The Fédération Equestre Internationale is speaking about the disqualification of Victor, one of Canada’s show jumpers. It comes after a flood of opposing statements regarding the incident.
FEI Secretary General Ingmar De Vos spoke publicly for the first time about the disqualified under the FEI’s hypersensitivity protocol shortly before the Olympic team competition in London. “Disqualification of an athlete will always spark speculation, but in the case of Tiffany Foster’s horse Victor the protocol established very clearly that this was an obvious case of hypersensitivity”, Ingmar De Vos said today. “This was a unanimous decision, supported by four highly qualified veterinarians who specialize in testing for hypersensitivity using a system that has been monitoring FEI competitions since 2005.”
Akaash Maharaj, Equine Canada’s former CEO said yesterday, “The regulations are absolutely legitimate. The FEI’s attempt to apply them to Foster’s situation was absurd.” He continued by saying, “The FEI Veterinary Commission did not even bother to take the horse out of its stall to examine it further or to test its movement for any signs of discomfort. There is no evidence that the horse itself was even aware of the scratch, other than when it was poked repeatedly.”
According to the FEI, Victor was disqualified under the FEI hypersensitivity protocol due to an area of clear and obvious hypersensitivity on the front of the coronary band on the left forelimb. The FEI Veterinary Commission stated that the horse had an area of inflammation and excessive sensitivity on the left forelimb and was deemed unfit to compete by the Ground Jury.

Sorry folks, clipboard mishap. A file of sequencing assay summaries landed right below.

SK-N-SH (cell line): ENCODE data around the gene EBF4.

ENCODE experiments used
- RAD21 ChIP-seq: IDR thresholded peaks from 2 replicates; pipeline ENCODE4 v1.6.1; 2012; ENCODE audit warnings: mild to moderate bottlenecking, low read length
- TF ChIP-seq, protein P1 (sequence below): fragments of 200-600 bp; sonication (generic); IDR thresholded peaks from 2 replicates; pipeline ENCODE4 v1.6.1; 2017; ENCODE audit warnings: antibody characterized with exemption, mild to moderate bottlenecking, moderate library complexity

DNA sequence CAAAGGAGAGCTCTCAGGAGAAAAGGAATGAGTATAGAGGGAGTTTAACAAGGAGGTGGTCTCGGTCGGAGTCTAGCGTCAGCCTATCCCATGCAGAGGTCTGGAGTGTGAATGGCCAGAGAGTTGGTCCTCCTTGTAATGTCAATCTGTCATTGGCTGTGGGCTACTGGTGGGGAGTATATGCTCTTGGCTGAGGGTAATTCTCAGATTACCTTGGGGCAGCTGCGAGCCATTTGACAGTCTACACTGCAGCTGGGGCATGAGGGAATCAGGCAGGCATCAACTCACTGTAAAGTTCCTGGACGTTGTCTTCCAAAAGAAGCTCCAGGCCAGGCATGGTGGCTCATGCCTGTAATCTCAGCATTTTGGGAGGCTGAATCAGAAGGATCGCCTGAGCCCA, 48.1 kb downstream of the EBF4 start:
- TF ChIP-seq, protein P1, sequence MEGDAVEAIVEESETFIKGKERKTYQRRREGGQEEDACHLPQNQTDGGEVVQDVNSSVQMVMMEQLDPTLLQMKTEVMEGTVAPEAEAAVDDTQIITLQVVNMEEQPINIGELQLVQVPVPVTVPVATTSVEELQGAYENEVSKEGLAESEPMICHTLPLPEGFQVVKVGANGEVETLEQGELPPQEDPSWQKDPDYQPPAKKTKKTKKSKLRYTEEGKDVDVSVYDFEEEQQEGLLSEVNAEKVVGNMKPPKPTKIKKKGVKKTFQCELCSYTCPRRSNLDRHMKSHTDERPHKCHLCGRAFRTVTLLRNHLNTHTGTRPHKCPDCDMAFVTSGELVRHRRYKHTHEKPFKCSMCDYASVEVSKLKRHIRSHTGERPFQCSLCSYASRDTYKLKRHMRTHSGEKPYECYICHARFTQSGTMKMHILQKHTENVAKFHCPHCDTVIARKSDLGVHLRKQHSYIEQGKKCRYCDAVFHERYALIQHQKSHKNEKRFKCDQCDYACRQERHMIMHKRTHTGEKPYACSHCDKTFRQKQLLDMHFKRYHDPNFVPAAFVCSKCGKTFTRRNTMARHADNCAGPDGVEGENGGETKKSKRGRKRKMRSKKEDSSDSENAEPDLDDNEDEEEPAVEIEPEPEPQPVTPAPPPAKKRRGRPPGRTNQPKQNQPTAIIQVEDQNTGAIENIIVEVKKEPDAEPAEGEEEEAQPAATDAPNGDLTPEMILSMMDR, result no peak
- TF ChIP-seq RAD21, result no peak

A protest lodged by the Canadian chef d’equipe was heard by the FEI Appeal Committee and was denied based on Annex XI of the FEI Veterinary Regulations, which state “there is no appeal against the decision of the Ground Jury to disqualify a horse for abnormal sensitivity from an Event.” The FEI General Regulations also clearly state that there is no appeal against an elimination of a horse for veterinary reasons.
Maharaj says, “This is more than a struggle for the future of equestrian sport. This is a battle for the values, the honor, and the very soul of our country’s national sporting system.”
Top show jumper and Foster’s coach, Eric Lamaze, was critical of a statement originally released by Equine Canada president Michael Gallagher. The statement was re-released with a clarification yesterday.